Objectives: To test the relationship between increasing severity of obesity, calculated risk and observed outcomes. Methods: Patients with symptoms suggestive of coronary artery disease (CAD) (n=10 003) were stratified according to body mass index (BMI). We compared risk factors, pooled risk scores and physicians' perception of risk. Cox regression tested the association between BMI and (1) presence of obstructive CAD and (2) composite clinical endpoints (death, cardiovascular death, unstable angina hospitalisation and myocardial infarction). Results: BMI was ≥30 kg/m2 in 48% of patients and ≥35 in 20%. Increasingly obese patients were younger, female and non-smoking but with higher prevalence of hypertension, diabetes, black race and sedentary lifestyle. Pooled risk estimates of CAD were highest in those with mid-range BMI. In contrast, physicians' estimation of the likelihood of significant CAD based on clinical impression increased progressively with BMI. For a 10% increase in the Diamond-Forrester probability of CAD, the adjusted OR for obstructive CAD was 1.5 (95% CI 1.4 to 1.5) in patients with BMI <35, but only 1.2 (95% CI 1.1 to 1.3) in those with BMI ≥35 (interaction p<0.001). Framingham Risk Score increased across increasing BMI categories. However, there was a strong and consistent inverse relationship between degree of obesity and all three composite clinical endpoints over a median 25 months of follow-up. Conclusions: Despite perceptions of higher risk and higher risk scores, increasingly obese patients had obstructive CAD less frequently than predicted and had fewer adverse clinical outcomes. There is a need for risk assessment tools and guidelines that account for obesity. Trial registration number: NCT01174550.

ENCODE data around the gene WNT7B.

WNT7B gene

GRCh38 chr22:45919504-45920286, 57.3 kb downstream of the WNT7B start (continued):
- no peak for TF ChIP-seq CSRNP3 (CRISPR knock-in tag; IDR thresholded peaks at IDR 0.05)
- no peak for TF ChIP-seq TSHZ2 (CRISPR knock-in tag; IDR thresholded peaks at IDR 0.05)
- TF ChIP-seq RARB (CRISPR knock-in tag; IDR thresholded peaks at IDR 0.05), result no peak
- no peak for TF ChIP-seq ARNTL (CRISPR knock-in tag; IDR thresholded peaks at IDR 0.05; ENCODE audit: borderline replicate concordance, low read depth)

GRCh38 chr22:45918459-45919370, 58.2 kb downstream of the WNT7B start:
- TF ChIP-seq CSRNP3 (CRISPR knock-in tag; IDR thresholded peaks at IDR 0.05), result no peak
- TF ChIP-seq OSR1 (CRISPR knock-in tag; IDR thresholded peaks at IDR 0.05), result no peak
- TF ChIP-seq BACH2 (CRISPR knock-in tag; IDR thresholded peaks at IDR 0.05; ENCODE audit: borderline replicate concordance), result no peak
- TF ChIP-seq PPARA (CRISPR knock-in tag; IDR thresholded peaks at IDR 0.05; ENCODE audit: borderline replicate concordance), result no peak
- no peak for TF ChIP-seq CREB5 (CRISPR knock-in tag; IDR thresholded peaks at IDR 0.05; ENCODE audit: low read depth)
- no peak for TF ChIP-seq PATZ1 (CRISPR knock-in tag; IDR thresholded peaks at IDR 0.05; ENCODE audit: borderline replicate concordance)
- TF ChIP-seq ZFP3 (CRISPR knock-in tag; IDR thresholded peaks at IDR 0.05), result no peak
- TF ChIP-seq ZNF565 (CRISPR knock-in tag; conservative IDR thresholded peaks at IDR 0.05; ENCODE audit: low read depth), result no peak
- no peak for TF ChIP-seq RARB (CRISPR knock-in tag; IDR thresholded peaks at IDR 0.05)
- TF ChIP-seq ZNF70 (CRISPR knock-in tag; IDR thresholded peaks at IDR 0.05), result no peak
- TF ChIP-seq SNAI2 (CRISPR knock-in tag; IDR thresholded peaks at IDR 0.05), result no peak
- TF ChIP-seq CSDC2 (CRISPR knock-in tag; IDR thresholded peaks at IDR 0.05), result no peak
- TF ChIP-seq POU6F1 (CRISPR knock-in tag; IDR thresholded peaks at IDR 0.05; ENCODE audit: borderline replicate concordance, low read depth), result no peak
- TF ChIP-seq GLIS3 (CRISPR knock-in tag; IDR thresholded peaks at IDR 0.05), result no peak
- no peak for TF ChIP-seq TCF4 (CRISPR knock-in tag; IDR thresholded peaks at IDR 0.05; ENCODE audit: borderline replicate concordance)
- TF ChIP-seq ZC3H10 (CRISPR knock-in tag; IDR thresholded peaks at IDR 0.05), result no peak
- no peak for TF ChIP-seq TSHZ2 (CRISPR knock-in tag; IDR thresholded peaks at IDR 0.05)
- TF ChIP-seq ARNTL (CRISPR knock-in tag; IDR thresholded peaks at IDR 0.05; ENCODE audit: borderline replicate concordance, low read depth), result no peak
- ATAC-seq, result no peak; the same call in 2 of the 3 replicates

- Chest pain
- Coronary artery disease
- Risk score
ASJC Scopus subject areas
- Cardiology and Cardiovascular Medicine